Trump and the RNC’s whip operation, recognizable by their neon-green baseball caps on the floor, “were threatening people as far as like, ‘If you don’t take your name [off the petition demanding a roll-call vote on the rules], we will end your career in politics,’ ” said Jennifer Fetters, a Washington delegate who served as coordinator for Cruz’s state campaign. “They were trying to be manipulative, saying, ‘You guys are sore losers,’ ” she added. Somebody, she said, was even “following around” another member of the Washington delegation. “She was going to call the roll-call vote, and she had Trump people pushing up against her, trying to get the sergeant-at-arms to move her back.”
Fetters continued: “I was hoping by the end of this convention I would feel unity, and unfortunately Trump and his supporters, the people who were working on his behalf here, as well as the RNC, our state party chair, made me say, ‘Nope.’ ” She hoped Cruz would say the same.
Minnesota delegate Andy Aplikowski, a Cruz supporter who lost a special election for state senate earlier this year, recounted a similar experience during the rules fiasco. At a Minnesota delegation meeting Monday ahead of the rules vote, the leaders of the state delegation and the RNC told everyone that disobeying “would have consequences.” Like? “Lack of money—Victory money—not getting support for our candidates.” He didn’t buy much into it, being from a blue state. “I’m in Minnesota. Every October, the RNC pulls the plug.” Though he didn’t remove his name from the petition demanding a rules vote, the RNC’s whips were able to remove three delegates from Minnesota’s petition, and it was over.
“This is not inclusiveness,” he said. “Unity is not force. Unity is achieved.”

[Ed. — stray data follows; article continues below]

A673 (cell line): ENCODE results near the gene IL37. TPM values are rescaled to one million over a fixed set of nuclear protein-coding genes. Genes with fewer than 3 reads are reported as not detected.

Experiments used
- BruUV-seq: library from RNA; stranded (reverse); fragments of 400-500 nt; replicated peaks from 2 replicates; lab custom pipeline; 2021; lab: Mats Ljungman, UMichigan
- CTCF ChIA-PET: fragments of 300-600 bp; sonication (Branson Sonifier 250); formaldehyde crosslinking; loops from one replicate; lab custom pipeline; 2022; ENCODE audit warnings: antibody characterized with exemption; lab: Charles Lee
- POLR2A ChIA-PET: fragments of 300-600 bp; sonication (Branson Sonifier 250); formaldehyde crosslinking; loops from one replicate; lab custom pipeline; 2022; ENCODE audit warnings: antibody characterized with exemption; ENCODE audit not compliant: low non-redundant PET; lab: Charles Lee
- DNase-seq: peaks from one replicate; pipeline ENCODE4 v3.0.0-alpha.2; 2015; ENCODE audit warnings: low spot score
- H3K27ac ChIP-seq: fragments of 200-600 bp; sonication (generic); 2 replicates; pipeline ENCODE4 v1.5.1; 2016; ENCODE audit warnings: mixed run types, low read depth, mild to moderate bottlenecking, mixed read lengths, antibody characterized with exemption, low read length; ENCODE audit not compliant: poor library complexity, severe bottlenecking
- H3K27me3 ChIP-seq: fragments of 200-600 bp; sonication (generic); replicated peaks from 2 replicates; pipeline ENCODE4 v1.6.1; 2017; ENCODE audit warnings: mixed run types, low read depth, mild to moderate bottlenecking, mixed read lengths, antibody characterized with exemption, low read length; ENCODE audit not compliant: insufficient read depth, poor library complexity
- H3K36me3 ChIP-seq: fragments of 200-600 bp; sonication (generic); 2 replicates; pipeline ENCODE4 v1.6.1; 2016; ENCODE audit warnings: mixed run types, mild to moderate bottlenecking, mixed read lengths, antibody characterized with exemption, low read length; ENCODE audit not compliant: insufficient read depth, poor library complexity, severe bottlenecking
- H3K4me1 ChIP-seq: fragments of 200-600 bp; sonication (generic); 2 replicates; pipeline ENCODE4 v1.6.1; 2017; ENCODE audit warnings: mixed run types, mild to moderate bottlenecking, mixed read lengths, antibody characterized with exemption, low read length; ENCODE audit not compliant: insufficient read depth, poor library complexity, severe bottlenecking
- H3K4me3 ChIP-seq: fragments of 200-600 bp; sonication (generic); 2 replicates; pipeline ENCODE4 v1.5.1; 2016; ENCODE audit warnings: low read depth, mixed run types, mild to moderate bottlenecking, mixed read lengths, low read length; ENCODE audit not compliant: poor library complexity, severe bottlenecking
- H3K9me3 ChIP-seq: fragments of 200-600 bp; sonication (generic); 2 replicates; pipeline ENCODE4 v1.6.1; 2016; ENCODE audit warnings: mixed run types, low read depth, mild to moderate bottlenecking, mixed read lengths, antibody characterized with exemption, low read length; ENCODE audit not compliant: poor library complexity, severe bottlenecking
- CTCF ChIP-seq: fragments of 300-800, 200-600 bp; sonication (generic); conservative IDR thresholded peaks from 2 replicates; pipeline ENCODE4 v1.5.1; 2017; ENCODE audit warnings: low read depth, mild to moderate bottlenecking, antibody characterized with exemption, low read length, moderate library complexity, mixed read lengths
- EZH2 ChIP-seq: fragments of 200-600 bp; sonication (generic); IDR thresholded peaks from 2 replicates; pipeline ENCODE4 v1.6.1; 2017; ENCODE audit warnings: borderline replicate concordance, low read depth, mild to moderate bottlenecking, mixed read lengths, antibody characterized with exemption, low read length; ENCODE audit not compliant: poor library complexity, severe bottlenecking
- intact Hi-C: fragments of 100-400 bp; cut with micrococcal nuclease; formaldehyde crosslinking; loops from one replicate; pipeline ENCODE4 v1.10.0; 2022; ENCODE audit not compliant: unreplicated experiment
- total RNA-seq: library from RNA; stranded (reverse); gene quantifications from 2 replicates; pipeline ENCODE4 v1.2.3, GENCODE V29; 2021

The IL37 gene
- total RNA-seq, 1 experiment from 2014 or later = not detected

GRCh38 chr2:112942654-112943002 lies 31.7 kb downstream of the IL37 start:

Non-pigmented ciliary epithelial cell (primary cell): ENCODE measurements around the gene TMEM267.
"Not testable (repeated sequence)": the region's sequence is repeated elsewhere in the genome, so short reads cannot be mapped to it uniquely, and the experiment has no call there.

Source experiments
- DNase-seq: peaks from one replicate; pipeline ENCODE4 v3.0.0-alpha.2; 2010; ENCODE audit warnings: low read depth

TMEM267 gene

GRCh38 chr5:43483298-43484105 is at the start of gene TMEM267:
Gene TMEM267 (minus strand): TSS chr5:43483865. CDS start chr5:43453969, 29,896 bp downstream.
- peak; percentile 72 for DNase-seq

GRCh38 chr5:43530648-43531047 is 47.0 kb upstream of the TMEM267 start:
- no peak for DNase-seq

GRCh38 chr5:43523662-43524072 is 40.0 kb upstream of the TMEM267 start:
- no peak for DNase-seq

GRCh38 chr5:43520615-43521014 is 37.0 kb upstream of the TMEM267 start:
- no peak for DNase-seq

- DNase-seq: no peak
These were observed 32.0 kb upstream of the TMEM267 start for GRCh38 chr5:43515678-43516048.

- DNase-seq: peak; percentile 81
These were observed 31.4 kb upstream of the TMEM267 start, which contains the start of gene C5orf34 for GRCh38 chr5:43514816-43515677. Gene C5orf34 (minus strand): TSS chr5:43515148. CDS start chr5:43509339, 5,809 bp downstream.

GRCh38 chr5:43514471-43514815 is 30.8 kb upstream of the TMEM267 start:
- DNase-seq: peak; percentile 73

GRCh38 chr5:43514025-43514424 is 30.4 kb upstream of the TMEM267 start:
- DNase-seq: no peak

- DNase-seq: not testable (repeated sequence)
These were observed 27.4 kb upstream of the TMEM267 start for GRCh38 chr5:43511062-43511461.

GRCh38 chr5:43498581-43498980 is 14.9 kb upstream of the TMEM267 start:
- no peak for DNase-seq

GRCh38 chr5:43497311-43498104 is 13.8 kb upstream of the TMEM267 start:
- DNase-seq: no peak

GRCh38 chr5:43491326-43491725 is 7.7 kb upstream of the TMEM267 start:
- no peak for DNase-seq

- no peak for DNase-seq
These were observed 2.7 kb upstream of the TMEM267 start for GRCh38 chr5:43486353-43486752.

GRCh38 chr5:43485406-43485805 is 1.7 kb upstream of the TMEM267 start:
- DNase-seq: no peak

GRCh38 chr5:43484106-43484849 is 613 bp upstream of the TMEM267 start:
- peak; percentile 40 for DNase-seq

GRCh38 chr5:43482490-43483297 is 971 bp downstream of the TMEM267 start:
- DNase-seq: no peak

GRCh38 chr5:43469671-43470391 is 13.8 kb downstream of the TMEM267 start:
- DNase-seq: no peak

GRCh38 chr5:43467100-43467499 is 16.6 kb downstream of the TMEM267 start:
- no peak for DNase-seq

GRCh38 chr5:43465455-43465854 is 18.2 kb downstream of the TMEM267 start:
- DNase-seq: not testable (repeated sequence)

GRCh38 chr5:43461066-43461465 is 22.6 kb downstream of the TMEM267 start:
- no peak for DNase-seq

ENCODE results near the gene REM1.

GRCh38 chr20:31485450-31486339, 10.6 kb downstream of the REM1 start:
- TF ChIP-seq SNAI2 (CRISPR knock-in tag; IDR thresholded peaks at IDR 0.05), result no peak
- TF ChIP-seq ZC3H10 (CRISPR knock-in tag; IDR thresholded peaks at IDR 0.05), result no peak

On Wednesday, Cruz took a while to get to “vote your conscience,” overfilling his nine-minute speaking slot with a 23-minute speech. The Trump campaign had known for hours what Cruz was going to say and had emailed an embargoed copy of the speech to reporters so that they would know, too. If he wasn’t going to endorse, they figured, they might as well set him up to endure the wrath of the delegates.
After Cruz’s non-endorsement, and the “vote your conscience” edict had been issued, Scott Jenkins pronounced himself disappointed in Cruz, though he was far too polite to boo the way those unruly New Yorkers did. “It’s the same thing that happened to Romney: The sore losers went home,” he lamented. “Oh, well. I don’t know. Doggoneit!”
But Selma Sierra got the message. “We’ve been suppressed” by Trump delegates, she said, “and he’s talking about everybody having the same equal rights. I know we don’t, because we were kept from voicing our opinions, and wanting to have the rule roll call to give everybody an equal chance.” She pointed to some sections on the floor that had booed Cruz’s speech: “Clearly people don’t want that.”
Wednesday night was the first time that anti-Trump delegates got what they wanted all convention. After days of rejection, their message, which all week had been suffocated in little back rooms and snuffed out on the floor by goons in green hats, was heard. Cruz registered their dissent into the record forever.